21 Jul Dressing for Failure
When Catholic Bishops Refuse to Ask the Right Questions About Why Their Seminaries Are Empty
By Daniel Attard
We are witnessing a time of great scandal in the Church, and many speculate as to why this is. I have long believed that priests and religious who fall into grave scandal do so as a result of the abandonment of the external witness to the faith – that is, by ceasing to wear their priestly clericals/habit.
At the dusk of the Second Vatican Council, priests in their droves discarded their clericals and hid amongst the faithful, resulting in a downward spiral still bearing rotten fruit today. Many priests stopped acting like priests when they ceased living like priests; they ceased living like priests when they stopped praying like priests. And they stopped praying like priests when they stopped dressing like priests.
Recently, I came across several instances where seminaries around the world were partaking in the centuries-old tradition often referred to as the taking of the cassock and tonsure. Without going into finer detail, this milestone on the road to priesthood predominantly occurs for seminarians commencing their second and third years of formation, though this can vary. On a personal level, I confess that reading such articles makes me quite envious of these seminarians.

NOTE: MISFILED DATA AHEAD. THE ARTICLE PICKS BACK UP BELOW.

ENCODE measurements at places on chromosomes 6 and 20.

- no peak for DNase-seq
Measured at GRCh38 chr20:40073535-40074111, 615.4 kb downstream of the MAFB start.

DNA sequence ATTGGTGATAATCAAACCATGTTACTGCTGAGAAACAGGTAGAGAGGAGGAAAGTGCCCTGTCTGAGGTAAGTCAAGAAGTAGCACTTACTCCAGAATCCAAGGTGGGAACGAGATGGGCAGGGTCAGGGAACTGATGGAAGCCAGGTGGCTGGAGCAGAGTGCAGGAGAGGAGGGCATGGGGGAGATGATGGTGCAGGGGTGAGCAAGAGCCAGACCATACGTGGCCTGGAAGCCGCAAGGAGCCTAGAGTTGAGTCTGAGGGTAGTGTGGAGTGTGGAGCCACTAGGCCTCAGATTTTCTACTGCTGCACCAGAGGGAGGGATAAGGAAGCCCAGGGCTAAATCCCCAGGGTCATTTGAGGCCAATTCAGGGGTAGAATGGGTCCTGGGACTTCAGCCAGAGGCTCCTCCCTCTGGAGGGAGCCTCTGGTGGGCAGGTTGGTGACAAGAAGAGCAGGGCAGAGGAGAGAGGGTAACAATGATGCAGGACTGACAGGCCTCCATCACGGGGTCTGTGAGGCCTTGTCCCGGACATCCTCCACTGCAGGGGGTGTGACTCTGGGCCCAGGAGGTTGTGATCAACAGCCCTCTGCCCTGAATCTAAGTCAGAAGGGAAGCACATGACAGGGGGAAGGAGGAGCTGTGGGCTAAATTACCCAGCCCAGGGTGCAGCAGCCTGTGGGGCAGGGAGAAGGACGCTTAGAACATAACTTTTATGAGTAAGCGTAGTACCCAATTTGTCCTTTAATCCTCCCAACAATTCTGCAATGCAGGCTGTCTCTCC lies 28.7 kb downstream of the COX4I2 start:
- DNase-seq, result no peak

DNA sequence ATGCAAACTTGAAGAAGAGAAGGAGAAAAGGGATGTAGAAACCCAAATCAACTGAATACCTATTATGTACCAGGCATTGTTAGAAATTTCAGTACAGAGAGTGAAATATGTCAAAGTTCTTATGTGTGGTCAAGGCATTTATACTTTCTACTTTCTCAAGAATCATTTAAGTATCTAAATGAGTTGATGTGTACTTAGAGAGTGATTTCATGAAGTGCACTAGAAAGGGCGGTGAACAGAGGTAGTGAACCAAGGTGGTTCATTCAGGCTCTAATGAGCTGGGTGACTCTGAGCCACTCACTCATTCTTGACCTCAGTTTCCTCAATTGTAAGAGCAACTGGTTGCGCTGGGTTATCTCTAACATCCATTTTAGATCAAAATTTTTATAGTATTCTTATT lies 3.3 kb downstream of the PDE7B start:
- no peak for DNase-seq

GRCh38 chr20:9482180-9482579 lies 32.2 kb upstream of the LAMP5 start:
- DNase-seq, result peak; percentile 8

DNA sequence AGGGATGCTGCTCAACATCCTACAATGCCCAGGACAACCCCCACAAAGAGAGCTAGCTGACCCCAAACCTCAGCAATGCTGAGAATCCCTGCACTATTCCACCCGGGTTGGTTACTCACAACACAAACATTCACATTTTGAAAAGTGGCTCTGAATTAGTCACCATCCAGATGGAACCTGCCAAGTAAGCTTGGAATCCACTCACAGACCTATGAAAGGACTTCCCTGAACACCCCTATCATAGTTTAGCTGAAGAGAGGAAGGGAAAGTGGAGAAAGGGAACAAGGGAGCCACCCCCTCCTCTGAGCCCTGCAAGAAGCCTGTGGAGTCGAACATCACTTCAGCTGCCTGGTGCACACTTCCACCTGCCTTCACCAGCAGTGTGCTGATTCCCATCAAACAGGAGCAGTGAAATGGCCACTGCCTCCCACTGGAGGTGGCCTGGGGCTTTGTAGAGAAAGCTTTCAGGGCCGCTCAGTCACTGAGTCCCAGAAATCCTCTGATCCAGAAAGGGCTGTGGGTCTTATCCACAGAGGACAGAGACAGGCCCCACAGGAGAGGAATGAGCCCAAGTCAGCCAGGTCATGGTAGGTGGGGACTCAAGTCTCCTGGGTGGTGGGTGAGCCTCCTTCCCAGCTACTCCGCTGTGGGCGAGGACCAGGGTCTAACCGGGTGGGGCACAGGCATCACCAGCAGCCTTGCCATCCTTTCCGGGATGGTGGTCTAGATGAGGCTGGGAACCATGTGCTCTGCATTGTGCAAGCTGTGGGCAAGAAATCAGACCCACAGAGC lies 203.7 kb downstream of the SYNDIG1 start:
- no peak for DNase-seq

Once a Seminarian
Just a few weeks into my first year as a seminarian (2004 and 2005) at Corpus Christi Seminary in the Archdiocese of Melbourne, Australia, I asked the Rector when the taking of the cassock and tonsure took place. He stated quite abruptly that there is no such tradition or ceremony at Corpus Christi because “Vatican II banned such traditions.” He also advised me that the wearing of clericals by seminarians is permitted only when specifically instructed by the Rector. Even for Sunday Masses and Solemn Feasts, seminarians were strictly forbidden from wearing clericals.